If you are an employee, a much better way to save on health insurance premiums is to have your employer deduct the premiums pre-tax, which it can do if it has a §125 plan. Most employers do have this plan, but if they do not, it is very easy to establish. Most employees pay a significant percentage of the health insurance premium out of their own pockets. These premiums can only be deducted as a medical expense deduction that is subject to the 10% AGI floor, and even then, only as an itemized deduction. So if the employee does not itemize deductions, which most do not, then the health insurance premiums cannot be deducted at all. However, if the employer deducted the employee's share of the premium pre-tax under the §125 plan, then both the employer and the employee will save significantly on taxes, since the premiums will not be subject either to the payroll tax or to the marginal tax rate of the employee.
Example: you pay $250 per month, for a total of $3000 per year. Your marginal tax rate is 15%. Therefore:
- Your employer saves the employer portion of the payroll tax: 7.65% × $3000 = $229.50
- Your savings of payroll taxes is the same = $229.50
- Your savings of marginal taxes: 15% × $3000 = $450.00
- Your total tax savings: $229.50 + $450 = $679.50
Naturally, if you are in a higher marginal tax bracket, then the savings will be even greater.
What is Deductible?
Generally, deductible costs include diagnosis, mitigation, treatment, cure, or prevention of disease or any treatment for a part or function of the body. Unreimbursed diagnostic procedures are deductible even if the taxpayer had no symptoms of illness or obtained the test without a physician's recommendation. However, expenses for benefiting general health or that are solely for cosmetic purposes are not deductible. Only medicines and drugs that require a prescription are deductible; over-the-counter medicines and drugs except for insulin are not deductible even if prescribed by a doctor. Marijuana is not deductible nor are prescribed drugs that are bought or shipped from another country unless the Food and Drug Administration (FDA) allows the legal importation of the drug. Vitamins, nutritional or herbal supplements are not deductible unless they are recommended by medical practitioner for a specific diagnosed medical condition.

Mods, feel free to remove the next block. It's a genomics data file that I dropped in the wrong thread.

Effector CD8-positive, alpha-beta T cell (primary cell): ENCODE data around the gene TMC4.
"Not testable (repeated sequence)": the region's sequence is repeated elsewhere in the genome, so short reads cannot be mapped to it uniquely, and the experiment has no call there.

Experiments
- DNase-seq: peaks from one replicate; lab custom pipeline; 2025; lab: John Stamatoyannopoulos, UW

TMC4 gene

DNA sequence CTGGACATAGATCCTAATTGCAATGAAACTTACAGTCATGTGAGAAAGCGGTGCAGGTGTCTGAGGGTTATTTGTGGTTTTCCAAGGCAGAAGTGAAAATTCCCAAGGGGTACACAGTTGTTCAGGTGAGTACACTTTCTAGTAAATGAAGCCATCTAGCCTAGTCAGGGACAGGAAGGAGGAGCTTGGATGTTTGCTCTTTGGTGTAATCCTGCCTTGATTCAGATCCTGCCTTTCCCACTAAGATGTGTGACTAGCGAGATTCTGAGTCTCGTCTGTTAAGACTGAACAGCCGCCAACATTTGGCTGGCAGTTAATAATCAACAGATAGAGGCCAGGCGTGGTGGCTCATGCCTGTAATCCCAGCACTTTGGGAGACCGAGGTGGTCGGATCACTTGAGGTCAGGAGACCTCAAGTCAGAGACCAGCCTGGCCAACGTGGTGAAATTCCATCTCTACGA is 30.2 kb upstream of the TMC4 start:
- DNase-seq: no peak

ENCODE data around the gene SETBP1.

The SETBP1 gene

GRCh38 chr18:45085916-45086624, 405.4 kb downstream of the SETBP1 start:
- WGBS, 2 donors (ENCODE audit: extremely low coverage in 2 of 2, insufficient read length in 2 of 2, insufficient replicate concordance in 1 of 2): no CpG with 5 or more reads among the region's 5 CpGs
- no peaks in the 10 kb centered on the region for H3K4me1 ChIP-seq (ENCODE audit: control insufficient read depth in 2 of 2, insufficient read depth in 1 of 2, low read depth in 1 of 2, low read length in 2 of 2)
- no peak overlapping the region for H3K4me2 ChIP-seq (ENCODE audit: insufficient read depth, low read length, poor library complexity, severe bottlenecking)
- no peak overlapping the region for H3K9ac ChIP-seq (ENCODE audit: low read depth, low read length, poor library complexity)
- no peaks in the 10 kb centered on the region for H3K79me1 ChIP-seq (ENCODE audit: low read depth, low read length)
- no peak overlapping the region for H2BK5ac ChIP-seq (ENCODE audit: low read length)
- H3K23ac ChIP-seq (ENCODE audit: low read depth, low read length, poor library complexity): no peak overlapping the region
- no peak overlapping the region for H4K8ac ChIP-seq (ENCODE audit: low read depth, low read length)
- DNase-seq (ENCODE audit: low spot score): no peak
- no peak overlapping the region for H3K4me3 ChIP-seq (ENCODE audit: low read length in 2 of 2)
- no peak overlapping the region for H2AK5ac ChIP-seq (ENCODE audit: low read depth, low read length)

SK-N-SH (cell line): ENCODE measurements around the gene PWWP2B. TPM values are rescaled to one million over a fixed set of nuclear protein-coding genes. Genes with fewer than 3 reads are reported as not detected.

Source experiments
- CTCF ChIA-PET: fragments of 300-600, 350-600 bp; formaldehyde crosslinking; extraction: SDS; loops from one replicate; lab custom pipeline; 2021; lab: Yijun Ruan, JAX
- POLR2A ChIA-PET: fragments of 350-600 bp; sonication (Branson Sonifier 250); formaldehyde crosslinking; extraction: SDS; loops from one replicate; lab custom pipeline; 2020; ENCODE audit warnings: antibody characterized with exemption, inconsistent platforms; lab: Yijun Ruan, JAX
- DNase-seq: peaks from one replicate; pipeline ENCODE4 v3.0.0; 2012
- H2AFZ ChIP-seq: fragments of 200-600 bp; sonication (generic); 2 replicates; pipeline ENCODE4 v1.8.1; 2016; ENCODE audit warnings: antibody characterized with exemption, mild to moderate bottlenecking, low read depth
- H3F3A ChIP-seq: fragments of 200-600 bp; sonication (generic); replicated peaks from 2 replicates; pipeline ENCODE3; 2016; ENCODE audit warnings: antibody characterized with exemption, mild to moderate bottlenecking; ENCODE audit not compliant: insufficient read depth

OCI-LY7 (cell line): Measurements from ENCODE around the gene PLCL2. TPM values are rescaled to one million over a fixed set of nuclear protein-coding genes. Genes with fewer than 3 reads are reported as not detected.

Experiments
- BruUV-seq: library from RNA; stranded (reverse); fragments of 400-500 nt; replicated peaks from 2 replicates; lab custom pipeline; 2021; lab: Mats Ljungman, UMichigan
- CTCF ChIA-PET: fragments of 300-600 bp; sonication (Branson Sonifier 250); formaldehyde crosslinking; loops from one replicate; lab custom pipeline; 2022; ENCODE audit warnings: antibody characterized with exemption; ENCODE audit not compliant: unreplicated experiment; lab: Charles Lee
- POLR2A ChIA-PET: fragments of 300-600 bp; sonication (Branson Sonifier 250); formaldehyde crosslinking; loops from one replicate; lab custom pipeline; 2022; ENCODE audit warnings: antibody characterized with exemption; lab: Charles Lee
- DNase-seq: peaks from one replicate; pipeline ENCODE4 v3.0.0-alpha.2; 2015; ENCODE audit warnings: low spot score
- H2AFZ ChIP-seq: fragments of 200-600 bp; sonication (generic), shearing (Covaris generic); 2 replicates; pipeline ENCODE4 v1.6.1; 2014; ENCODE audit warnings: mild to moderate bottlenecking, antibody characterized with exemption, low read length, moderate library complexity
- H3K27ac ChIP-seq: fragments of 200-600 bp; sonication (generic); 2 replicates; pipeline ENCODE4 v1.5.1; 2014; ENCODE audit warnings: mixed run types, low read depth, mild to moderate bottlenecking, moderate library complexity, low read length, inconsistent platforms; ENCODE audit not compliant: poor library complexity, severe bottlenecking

Medical expenses for pregnancy and lactation are generally deductible, including:
- home pregnancy tests,
- breast pumps,
- lactation supplies,
- childbirth classes, such as for Lamaze breathing and relaxation techniques, but does not include the husband or other childbirth coaches that may also attend the class.
The cost of exercise and weight reduction programs is deductible for specific conditions, especially if prescribed by a physician, but not as a general means of improving health. Special foods are also generally not deductible. However, the Tax Court has allowed certain deductions for special foods if they are required to ameliorate a specific medical condition, but only the extra cost of the food over ordinary food is deductible, since the taxpayer has to eat regardless of health.